Mammoth production featuring 45 actors to bring Anglo-Irish Treaty to life

RTÉ to stage six-hour reconstruction of the debates held in the lead-up to the Civil War a century ago

Three years ago the poet Theo Dorgan and theatre director Louise Lowe began the Herculean task of turning the Anglo-Irish Treaty debates into a theatrical production.

How do you distil 440,000 words of real-life drama into something that a contemporary audience would be able to view?

The original production was supposed to have been filmed and broadcast in December 2021 to mark the centenary of the signing of the Anglo-Irish Treaty and the beginning of the Treaty debates.

Unfortunately, like countless other artistic productions, it had to be postponed because of escalating Covid-19 numbers.


A year late, the production was finally staged at the National Concert Hall in Dublin in December over four days and will be broadcast on RTÉ online at from midday on Saturday. The total production runs for 11 hours.

Mr Dorgan and ANU Productions director Louise Lowe have distilled the final production down to 90,000 words. Critically, every word in the drama was spoken by the protagonists involved during the debates, which ended with a narrow victory for the pro-Treaty side by 64 votes to 57.

Mr Dorgan believes there is a “grim appropriateness” to staging the drama now on what will be the 101st anniversary of the Treaty vote on January 7th, 1922 and during the centenary of the Irish Civil War.

“What had been a war of identifiable armed forces became a wild and undisciplined campaign of murder directed against civilians, extrajudicial killings on the part of the State, score-settling and plain atrocity on both sides,” he said.

“Here was the blood consequence of debate in the Dáil, when pitiless argument turned to pitiless slaughter, a pitiful, pivotal moment in our history.”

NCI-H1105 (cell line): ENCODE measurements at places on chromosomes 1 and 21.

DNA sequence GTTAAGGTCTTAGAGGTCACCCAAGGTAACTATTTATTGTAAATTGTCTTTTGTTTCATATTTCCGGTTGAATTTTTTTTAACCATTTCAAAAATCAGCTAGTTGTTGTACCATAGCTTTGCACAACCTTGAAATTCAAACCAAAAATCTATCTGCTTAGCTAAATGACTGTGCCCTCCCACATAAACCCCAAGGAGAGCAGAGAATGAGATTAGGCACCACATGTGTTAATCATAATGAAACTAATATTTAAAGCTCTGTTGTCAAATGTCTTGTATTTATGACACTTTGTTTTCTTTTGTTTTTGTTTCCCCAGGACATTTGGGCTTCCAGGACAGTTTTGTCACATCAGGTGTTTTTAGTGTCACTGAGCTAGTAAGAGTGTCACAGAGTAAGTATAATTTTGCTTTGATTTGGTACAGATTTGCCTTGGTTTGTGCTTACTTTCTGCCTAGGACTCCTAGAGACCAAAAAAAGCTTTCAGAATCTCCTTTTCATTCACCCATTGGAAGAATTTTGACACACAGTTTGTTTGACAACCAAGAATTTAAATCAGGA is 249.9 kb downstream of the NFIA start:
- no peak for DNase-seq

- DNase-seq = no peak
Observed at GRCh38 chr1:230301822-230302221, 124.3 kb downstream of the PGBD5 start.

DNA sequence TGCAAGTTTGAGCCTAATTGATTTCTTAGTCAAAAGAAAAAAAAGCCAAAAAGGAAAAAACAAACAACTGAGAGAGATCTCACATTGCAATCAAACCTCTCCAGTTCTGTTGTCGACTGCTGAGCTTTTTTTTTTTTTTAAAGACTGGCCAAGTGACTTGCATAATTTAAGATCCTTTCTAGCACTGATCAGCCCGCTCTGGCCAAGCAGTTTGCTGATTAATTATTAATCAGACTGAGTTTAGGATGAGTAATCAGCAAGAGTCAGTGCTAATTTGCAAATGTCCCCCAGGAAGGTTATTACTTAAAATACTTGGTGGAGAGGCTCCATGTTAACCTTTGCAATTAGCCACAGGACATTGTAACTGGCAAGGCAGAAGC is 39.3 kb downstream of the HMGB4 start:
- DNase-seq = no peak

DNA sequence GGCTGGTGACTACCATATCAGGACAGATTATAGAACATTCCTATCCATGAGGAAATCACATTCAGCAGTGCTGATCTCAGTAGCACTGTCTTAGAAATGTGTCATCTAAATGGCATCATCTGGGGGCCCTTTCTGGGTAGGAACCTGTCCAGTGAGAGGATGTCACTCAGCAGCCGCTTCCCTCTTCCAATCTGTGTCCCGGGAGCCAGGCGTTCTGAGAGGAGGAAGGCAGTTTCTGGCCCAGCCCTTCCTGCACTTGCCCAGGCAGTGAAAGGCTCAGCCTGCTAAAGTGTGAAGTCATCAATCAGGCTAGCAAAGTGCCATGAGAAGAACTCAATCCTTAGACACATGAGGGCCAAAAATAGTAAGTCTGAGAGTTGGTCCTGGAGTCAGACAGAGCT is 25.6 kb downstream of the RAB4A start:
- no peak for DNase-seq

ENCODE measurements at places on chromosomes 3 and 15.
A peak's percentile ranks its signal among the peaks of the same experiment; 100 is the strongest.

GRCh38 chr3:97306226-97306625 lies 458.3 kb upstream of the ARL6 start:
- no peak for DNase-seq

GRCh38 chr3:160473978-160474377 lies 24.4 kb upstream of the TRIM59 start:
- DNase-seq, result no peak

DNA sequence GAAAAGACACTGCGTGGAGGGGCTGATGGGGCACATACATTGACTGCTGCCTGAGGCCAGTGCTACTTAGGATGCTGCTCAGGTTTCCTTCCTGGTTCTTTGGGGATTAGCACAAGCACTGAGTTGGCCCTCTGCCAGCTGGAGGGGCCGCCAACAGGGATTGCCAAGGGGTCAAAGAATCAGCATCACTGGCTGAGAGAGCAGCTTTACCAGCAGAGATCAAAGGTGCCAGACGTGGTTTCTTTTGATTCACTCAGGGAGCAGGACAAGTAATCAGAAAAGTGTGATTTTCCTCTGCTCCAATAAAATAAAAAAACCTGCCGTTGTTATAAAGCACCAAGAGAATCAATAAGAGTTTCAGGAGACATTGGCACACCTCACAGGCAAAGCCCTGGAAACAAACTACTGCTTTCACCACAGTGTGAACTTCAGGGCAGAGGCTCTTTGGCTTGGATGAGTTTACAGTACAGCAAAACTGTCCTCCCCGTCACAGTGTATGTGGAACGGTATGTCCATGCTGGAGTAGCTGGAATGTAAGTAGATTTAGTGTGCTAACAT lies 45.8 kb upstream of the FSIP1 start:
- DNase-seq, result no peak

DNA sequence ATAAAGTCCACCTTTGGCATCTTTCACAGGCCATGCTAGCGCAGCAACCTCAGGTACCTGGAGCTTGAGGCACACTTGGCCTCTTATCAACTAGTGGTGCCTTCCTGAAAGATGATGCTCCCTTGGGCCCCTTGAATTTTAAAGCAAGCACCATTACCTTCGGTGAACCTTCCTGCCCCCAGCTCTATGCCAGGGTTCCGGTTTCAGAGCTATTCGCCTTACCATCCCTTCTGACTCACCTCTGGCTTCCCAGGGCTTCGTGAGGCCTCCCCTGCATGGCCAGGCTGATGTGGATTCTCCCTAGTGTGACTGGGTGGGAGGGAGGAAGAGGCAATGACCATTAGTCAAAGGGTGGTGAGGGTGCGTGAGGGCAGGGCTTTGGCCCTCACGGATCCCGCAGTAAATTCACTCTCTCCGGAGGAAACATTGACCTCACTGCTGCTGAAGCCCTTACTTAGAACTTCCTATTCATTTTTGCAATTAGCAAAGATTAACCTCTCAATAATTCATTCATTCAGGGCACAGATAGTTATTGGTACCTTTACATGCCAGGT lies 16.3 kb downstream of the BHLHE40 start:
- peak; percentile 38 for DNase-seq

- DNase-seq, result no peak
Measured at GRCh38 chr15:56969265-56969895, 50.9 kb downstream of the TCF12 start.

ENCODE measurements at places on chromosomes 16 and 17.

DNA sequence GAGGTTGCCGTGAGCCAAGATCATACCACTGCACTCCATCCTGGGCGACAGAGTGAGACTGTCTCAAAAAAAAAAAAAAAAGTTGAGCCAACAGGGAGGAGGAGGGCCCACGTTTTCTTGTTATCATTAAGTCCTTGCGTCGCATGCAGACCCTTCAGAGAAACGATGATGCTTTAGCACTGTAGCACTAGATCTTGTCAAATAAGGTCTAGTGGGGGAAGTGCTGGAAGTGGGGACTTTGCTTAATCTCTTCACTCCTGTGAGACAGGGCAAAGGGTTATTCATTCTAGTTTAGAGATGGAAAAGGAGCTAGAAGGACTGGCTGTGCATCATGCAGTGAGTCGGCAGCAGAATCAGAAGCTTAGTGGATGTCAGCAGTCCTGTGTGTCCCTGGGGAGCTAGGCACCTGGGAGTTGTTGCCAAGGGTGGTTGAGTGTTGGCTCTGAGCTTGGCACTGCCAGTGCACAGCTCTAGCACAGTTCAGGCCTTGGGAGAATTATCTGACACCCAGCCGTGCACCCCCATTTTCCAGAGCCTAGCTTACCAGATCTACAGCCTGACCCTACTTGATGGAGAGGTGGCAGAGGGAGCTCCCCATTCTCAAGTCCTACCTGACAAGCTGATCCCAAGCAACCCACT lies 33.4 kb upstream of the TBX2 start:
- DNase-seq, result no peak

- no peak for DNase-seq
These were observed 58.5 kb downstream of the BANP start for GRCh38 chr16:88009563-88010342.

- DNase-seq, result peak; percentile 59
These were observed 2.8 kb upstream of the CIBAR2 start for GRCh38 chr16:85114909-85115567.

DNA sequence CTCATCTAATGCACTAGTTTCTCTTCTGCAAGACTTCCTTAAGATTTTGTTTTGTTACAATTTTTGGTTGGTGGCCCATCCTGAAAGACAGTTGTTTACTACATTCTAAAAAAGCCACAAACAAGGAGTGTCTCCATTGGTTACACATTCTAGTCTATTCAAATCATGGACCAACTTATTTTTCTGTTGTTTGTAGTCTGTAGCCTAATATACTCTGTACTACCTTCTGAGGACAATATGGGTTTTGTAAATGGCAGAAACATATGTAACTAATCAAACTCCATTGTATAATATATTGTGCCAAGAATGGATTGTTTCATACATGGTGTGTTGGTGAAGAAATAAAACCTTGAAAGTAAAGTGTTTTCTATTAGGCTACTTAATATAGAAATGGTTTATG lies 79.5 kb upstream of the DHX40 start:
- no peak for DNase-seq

There is no editorial intervention; the drama of the debates is in the actual words used by TDs on all sides. Dorgan believes no writer could script a more pointed debate, so why try when the source material is so powerful?

“All our lives we have been hearing partial and partisan views of the Treaty. Wouldn’t it be interesting that we could be there and hear exactly what was said?” asks Dorgan.

The production involved 45 actors and the live performance took place in four distinct parts over four days in December 2022 at Earlsfort Terrace where the original debates took place 101 years ago.

The production is funded by the Department of Tourism, Culture, Arts, Gaeltacht, Sport and Media, as part of the Decade of Centenaries Programme 2012-2023.

The Minister, Catherine Martin, said bringing the show to fruition has been a “challenging and highly emotional journey for ANU and all the actors, crew and stakeholders involved”.

What they said in the Treaty debates

Countess Markievicz (anti-Treaty): I believe, and we are against the Treaty believing that England is being more dishonourable and acting in a cleverer way than she ever did before, because I believe we never sent cleverer men over than we sent this time, yet they have been tricked. Now you all know me, you know that my people came over here in Henry VIII’s time, and by that bad black drop of English blood in me I know the English – that’s the truth. I say it is because of that black drop in me that I know the English personally, better perhaps than the people who went over on the delegation.